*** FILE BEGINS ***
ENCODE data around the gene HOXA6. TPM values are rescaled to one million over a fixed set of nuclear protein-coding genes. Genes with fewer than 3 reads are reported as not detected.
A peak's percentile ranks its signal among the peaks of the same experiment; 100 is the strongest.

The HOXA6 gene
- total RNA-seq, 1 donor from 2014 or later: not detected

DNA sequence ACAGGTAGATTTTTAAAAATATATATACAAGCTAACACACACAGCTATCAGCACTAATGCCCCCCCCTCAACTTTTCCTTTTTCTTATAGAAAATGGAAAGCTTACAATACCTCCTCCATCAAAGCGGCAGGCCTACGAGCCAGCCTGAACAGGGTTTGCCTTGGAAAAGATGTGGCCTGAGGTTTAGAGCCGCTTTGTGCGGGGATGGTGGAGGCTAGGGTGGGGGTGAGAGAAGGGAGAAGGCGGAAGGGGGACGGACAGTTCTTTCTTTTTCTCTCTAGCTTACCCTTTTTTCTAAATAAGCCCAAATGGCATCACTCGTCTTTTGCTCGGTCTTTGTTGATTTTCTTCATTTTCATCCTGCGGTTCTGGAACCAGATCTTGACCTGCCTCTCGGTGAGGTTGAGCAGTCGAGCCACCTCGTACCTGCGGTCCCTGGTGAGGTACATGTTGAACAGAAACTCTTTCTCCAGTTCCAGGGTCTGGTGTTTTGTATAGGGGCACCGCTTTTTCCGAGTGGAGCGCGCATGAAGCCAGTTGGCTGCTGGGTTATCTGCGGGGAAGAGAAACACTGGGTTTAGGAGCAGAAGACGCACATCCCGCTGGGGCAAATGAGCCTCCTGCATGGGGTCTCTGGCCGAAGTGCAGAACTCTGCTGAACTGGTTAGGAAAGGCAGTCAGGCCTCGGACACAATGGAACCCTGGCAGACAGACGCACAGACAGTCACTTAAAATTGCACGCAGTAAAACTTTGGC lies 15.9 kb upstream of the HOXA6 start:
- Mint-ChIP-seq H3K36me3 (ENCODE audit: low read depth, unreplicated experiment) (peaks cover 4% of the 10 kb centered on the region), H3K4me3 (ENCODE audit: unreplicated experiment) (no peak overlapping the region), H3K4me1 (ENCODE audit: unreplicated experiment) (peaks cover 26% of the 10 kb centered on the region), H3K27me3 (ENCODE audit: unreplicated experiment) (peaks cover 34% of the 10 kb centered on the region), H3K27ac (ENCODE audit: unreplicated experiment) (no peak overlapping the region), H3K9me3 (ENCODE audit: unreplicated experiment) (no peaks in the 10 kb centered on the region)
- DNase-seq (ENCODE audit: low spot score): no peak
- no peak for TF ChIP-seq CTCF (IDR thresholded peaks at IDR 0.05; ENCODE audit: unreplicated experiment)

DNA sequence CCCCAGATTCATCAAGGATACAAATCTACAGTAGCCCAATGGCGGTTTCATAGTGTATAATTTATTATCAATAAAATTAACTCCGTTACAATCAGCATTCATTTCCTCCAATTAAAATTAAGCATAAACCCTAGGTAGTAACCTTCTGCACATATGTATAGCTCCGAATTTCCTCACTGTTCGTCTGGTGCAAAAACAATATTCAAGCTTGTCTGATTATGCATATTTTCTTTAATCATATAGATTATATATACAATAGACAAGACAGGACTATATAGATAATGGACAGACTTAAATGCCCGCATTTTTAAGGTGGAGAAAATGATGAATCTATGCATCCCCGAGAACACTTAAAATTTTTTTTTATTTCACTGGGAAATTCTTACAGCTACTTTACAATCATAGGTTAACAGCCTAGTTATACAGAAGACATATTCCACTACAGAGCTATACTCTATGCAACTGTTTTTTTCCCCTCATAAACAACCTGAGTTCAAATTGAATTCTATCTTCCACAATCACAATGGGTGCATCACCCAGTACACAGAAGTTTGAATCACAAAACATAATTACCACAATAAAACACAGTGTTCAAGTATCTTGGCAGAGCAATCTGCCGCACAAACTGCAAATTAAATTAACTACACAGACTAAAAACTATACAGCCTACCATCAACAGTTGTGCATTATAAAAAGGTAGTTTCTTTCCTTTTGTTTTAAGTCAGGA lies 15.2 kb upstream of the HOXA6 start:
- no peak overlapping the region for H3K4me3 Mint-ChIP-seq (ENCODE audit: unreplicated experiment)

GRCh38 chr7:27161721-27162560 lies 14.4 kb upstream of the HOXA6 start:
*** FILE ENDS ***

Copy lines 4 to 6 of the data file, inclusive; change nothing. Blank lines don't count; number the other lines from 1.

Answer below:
- total RNA-seq, 1 donor from 2014 or later: not detected

DNA sequence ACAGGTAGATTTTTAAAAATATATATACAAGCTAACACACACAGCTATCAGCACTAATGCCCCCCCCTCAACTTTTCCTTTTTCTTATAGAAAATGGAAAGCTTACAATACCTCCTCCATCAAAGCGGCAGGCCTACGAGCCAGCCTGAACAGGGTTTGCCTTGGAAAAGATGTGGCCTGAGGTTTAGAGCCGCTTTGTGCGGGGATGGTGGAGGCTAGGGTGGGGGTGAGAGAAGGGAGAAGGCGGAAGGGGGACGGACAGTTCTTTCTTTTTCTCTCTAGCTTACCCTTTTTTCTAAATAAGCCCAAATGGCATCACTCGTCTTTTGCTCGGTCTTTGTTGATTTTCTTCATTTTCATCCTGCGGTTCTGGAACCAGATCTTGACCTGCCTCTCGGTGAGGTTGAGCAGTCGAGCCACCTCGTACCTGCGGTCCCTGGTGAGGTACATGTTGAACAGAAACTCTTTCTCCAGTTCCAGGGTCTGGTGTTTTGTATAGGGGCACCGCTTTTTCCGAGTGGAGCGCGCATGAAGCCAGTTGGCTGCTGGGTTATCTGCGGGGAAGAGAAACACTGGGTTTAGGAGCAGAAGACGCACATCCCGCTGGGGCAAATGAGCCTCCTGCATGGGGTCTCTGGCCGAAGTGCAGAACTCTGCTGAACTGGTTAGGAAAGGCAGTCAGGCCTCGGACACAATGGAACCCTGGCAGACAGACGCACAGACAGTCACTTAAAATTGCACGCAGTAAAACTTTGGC lies 15.9 kb upstream of the HOXA6 start:
- Mint-ChIP-seq H3K36me3 (ENCODE audit: low read depth, unreplicated experiment) (peaks cover 4% of the 10 kb centered on the region), H3K4me3 (ENCODE audit: unreplicated experiment) (no peak overlapping the region), H3K4me1 (ENCODE audit: unreplicated experiment) (peaks cover 26% of the 10 kb centered on the region), H3K27me3 (ENCODE audit: unreplicated experiment) (peaks cover 34% of the 10 kb centered on the region), H3K27ac (ENCODE audit: unreplicated experiment) (no peak overlapping the region), H3K9me3 (ENCODE audit: unreplicated experiment) (no peaks in the 10 kb centered on the region)